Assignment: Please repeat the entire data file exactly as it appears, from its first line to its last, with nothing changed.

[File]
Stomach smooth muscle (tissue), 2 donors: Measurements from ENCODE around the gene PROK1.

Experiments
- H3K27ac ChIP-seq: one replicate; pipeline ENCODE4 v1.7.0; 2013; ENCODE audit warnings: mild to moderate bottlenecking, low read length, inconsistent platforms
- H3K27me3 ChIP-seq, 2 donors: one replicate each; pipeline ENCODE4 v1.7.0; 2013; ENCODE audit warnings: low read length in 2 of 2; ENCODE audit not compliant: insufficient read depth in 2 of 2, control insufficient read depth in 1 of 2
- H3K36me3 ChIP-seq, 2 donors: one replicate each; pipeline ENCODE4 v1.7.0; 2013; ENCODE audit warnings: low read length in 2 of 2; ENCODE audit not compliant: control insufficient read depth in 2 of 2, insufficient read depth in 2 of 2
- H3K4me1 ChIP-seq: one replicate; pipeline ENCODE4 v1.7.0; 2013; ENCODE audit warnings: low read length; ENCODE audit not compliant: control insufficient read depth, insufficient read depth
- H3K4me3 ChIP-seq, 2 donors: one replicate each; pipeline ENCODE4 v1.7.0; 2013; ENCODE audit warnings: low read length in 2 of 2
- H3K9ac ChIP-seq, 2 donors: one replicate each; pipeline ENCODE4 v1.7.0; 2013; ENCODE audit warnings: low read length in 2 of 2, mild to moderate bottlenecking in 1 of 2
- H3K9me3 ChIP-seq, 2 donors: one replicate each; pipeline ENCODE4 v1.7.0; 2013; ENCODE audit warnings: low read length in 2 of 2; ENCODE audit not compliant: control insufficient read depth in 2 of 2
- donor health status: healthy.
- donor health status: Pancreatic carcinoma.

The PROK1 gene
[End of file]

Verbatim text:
Stomach smooth muscle (tissue), 2 donors: Measurements from ENCODE around the gene PROK1.

Experiments
- H3K27ac ChIP-seq: one replicate; pipeline ENCODE4 v1.7.0; 2013; ENCODE audit warnings: mild to moderate bottlenecking, low read length, inconsistent platforms
- H3K27me3 ChIP-seq, 2 donors: one replicate each; pipeline ENCODE4 v1.7.0; 2013; ENCODE audit warnings: low read length in 2 of 2; ENCODE audit not compliant: insufficient read depth in 2 of 2, control insufficient read depth in 1 of 2
- H3K36me3 ChIP-seq, 2 donors: one replicate each; pipeline ENCODE4 v1.7.0; 2013; ENCODE audit warnings: low read length in 2 of 2; ENCODE audit not compliant: control insufficient read depth in 2 of 2, insufficient read depth in 2 of 2
- H3K4me1 ChIP-seq: one replicate; pipeline ENCODE4 v1.7.0; 2013; ENCODE audit warnings: low read length; ENCODE audit not compliant: control insufficient read depth, insufficient read depth
- H3K4me3 ChIP-seq, 2 donors: one replicate each; pipeline ENCODE4 v1.7.0; 2013; ENCODE audit warnings: low read length in 2 of 2
- H3K9ac ChIP-seq, 2 donors: one replicate each; pipeline ENCODE4 v1.7.0; 2013; ENCODE audit warnings: low read length in 2 of 2, mild to moderate bottlenecking in 1 of 2
- H3K9me3 ChIP-seq, 2 donors: one replicate each; pipeline ENCODE4 v1.7.0; 2013; ENCODE audit warnings: low read length in 2 of 2; ENCODE audit not compliant: control insufficient read depth in 2 of 2
- donor health status: healthy.
- donor health status: Pancreatic carcinoma.

The PROK1 gene